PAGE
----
5. The salary and other benefits of the teachers to be rationalized by BOG in consultation with the government. The teachers will not offer private tuition. They will be expected to give their entire attention to imparting of quality education to the regular students. They will be preparing lessons as per the modern needs of the students and any spare time with them will be utilized to improve their competency and command over the subjects they teach. They shall also be supervising the extra-curricular activities of the students who should develop balanced personalities for their future life.

6. Curriculum in most schools and colleges is not adequate for present day requirements. It needs lot of improvement. The subjects offered should have relevance to the present day real life. Computer education and hands-on application need to be added, where it is not already there. The Curriculum Research and Development Centres (CRDC) should be strengthened further for the important job ahead. It will be better if CRDCs in all provinces work in close cooperation. This would save the duplication of efforts. BOG will send their recommendations to CRDCs for consideration. CRDC may consolidate the recommendations for government consideration and switch over to the new curriculum.

7. Provincial Text Book Boards print most of the prescribed books. There are common complaints of delays in the availability of books. Printing of the books as per the new curriculum shall have to be taken on war footings. It may be easier, if for major subjects at least, same books are prescribed for institutions all over Pakistan. Provincial Text Book Boards may agree among themselves as to which books shall be printed by a particular Board and supplied to all the Boards on timely basis.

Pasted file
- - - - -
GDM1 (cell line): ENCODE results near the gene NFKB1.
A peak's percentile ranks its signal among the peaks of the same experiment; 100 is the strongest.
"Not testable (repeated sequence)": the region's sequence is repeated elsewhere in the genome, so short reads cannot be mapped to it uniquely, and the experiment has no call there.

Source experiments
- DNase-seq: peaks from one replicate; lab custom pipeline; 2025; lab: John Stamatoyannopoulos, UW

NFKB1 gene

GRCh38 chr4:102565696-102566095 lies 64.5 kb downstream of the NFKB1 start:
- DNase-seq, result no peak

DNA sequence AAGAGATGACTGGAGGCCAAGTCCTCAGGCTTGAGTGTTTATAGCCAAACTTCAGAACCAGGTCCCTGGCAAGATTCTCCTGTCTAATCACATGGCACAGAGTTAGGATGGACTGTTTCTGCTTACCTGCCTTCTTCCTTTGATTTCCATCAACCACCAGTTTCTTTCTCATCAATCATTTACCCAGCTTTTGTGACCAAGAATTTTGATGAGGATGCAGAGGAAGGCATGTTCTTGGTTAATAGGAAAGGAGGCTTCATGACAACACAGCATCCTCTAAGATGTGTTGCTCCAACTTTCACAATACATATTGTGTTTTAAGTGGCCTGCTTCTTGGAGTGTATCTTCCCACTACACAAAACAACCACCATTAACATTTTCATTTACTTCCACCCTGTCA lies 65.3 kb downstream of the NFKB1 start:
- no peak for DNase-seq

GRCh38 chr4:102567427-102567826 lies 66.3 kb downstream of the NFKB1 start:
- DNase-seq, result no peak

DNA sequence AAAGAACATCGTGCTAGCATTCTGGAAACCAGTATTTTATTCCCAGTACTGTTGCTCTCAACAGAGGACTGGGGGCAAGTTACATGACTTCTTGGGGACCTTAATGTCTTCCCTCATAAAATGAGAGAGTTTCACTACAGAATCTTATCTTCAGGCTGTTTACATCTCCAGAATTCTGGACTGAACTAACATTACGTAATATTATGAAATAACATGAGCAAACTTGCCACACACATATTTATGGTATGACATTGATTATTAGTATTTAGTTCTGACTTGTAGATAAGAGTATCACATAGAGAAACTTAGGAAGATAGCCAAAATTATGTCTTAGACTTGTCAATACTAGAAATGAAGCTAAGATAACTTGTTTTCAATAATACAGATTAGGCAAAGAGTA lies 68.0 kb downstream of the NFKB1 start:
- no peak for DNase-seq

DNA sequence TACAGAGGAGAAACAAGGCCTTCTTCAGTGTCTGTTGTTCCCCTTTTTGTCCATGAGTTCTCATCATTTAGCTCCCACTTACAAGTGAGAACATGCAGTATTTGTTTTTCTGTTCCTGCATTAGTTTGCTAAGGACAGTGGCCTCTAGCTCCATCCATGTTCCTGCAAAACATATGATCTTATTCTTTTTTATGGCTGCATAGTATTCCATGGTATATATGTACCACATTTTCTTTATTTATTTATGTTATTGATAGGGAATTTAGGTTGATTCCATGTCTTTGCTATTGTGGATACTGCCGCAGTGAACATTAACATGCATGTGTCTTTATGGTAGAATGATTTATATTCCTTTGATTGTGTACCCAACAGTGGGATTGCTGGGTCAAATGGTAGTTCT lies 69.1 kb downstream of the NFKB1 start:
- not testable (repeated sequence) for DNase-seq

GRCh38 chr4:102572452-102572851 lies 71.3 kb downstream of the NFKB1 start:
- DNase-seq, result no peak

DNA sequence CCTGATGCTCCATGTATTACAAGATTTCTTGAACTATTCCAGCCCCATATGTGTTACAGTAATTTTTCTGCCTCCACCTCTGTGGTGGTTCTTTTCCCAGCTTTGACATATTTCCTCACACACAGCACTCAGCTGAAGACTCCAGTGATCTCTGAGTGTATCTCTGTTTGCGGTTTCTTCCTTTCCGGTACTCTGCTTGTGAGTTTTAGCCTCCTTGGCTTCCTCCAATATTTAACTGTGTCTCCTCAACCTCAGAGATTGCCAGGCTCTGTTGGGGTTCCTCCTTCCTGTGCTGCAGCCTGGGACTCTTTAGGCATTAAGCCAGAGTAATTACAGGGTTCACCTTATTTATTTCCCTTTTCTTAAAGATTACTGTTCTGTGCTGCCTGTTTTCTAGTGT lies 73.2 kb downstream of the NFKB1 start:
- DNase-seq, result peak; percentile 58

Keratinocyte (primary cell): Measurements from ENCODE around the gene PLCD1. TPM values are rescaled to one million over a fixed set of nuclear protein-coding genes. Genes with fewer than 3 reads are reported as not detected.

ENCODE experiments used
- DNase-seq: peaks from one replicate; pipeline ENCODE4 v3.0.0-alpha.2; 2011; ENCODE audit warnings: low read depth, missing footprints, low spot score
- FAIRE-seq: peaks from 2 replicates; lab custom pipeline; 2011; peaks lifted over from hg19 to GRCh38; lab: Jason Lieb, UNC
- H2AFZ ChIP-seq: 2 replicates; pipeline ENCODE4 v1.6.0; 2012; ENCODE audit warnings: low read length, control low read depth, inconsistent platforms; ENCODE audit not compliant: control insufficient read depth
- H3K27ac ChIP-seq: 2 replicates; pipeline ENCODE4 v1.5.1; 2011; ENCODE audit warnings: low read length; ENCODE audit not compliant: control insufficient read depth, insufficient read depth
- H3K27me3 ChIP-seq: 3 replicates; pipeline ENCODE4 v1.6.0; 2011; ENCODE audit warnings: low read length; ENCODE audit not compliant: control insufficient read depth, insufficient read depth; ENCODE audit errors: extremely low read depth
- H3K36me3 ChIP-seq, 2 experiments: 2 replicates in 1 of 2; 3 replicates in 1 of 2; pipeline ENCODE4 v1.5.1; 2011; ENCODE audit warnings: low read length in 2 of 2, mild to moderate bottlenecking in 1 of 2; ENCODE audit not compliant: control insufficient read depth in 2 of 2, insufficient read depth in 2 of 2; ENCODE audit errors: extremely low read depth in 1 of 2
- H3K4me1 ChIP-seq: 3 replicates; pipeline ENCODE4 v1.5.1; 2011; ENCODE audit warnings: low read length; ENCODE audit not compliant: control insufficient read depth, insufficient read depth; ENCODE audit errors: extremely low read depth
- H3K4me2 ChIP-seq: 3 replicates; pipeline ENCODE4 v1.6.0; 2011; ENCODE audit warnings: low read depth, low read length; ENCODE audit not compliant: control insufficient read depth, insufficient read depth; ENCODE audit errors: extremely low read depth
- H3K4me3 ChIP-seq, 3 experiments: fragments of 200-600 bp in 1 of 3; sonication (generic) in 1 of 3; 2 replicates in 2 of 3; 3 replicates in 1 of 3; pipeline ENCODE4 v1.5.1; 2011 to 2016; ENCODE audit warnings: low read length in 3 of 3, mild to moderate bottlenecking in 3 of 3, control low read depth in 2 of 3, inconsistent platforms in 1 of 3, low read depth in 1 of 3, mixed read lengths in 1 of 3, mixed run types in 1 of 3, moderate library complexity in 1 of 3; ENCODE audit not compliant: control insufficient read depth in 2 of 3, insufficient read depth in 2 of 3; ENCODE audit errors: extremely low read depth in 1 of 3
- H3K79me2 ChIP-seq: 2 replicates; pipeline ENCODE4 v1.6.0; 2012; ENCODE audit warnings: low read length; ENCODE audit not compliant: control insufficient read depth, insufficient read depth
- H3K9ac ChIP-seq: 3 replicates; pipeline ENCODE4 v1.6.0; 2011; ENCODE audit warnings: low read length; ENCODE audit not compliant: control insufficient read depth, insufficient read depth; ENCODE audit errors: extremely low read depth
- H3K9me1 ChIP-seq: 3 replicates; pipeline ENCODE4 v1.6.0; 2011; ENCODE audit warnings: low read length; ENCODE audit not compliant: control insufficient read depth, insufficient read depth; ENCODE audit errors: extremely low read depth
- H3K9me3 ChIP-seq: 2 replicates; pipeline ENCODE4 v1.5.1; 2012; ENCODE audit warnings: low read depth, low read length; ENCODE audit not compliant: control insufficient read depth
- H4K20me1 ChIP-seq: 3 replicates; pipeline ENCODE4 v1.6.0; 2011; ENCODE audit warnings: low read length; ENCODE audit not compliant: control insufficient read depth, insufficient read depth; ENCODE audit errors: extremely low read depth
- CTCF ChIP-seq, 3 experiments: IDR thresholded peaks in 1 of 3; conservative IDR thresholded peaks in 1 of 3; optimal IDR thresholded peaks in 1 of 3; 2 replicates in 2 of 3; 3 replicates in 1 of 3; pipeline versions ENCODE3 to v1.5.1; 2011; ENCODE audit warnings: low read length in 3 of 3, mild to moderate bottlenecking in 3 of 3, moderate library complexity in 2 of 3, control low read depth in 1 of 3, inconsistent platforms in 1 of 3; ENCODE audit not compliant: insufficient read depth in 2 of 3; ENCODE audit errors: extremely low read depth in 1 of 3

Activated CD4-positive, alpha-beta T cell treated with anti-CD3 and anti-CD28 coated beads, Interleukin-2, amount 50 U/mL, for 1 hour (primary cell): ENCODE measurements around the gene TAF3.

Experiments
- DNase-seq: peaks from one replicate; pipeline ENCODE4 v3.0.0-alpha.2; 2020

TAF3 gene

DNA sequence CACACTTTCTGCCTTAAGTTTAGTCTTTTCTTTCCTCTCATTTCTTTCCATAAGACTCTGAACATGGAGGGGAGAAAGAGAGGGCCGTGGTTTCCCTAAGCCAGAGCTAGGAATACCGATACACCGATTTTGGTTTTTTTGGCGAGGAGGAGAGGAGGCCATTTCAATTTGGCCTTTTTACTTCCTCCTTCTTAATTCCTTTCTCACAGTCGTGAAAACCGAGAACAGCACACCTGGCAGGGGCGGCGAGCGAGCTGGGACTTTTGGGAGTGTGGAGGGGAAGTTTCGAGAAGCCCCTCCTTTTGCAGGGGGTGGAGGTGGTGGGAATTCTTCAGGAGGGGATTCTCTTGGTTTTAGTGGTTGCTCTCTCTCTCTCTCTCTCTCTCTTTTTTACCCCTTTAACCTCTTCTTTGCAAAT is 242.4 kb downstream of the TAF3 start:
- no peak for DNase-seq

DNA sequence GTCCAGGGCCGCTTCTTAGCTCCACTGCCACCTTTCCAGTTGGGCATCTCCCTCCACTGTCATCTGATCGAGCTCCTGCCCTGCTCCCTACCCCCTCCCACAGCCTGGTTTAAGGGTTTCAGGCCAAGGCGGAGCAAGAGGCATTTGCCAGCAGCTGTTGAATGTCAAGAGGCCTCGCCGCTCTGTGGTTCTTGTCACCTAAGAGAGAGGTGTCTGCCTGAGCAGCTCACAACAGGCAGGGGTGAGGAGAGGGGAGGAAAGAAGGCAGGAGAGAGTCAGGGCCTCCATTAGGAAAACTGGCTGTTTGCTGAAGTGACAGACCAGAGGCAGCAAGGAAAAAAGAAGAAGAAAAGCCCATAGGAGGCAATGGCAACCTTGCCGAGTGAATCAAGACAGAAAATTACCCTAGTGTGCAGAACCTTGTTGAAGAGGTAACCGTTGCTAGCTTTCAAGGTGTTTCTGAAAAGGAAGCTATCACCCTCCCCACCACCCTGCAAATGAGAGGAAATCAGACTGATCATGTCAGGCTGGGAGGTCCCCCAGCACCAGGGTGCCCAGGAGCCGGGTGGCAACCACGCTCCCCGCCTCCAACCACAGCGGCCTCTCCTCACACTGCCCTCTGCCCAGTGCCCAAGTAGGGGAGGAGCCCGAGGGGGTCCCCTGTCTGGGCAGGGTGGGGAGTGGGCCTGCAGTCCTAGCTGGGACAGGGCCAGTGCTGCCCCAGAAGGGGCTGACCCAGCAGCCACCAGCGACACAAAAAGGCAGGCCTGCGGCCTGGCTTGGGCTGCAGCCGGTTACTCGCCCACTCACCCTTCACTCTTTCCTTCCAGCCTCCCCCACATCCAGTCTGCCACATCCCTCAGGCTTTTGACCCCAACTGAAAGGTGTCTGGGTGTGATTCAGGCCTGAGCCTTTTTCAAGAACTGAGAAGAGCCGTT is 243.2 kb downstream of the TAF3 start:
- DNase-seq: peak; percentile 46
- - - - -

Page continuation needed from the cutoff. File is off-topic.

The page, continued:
Keeping in view the prevailing circumstances in Pakistan, it is considered that the Governor Punjab has taken a wise decision of not going ahead with the denationalization of schools and colleges. From the press reports, the students and teachers also appear desirous of eliminating the problems within schools and colleges and for ensuring basic standards of discipline. However, now they have to firmly resolve to support the new arrangements under local board of governors. The teachers and the students have to spearhead the campaign for reforms in the system for quality education as an alternate to the denationalization or the privatisation. They have to demonstrate that the new public-private management is practicable and useful, for emulation by others. In order to spread education to common people, the governments of other provinces are also urged to consider the alternative of administration through local Board of Governors instead of denationalization or privatisation of the educational institutions.